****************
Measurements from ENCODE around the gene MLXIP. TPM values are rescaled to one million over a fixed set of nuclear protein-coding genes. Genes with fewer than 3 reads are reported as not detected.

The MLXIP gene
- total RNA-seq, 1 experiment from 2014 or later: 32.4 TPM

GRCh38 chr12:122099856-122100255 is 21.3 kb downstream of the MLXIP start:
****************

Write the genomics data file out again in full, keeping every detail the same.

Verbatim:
Measurements from ENCODE around the gene MLXIP. TPM values are rescaled to one million over a fixed set of nuclear protein-coding genes. Genes with fewer than 3 reads are reported as not detected.

The MLXIP gene
- total RNA-seq, 1 experiment from 2014 or later: 32.4 TPM

GRCh38 chr12:122099856-122100255 is 21.3 kb downstream of the MLXIP start: